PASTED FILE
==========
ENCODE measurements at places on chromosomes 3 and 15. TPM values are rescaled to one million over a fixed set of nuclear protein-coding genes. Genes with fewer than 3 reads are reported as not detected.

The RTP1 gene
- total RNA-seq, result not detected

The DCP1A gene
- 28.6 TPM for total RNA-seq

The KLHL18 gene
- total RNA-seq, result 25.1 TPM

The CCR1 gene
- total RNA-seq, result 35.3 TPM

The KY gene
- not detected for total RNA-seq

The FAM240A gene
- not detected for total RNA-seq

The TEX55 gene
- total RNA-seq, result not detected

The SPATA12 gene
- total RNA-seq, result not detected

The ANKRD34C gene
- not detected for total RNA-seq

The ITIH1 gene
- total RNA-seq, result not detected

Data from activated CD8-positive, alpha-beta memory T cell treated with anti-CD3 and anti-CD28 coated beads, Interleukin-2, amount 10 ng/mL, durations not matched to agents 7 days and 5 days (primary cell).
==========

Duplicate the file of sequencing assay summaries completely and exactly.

ENCODE measurements at places on chromosomes 3 and 15. TPM values are rescaled to one million over a fixed set of nuclear protein-coding genes. Genes with fewer than 3 reads are reported as not detected.

The RTP1 gene
- total RNA-seq, result not detected

The DCP1A gene
- 28.6 TPM for total RNA-seq

The KLHL18 gene
- total RNA-seq, result 25.1 TPM

The CCR1 gene
- total RNA-seq, result 35.3 TPM

The KY gene
- not detected for total RNA-seq

The FAM240A gene
- not detected for total RNA-seq

The TEX55 gene
- total RNA-seq, result not detected

The SPATA12 gene
- total RNA-seq, result not detected

The ANKRD34C gene
- not detected for total RNA-seq

The ITIH1 gene
- total RNA-seq, result not detected

Data from activated CD8-positive, alpha-beta memory T cell treated with anti-CD3 and anti-CD28 coated beads, Interleukin-2, amount 10 ng/mL, durations not matched to agents 7 days and 5 days (primary cell).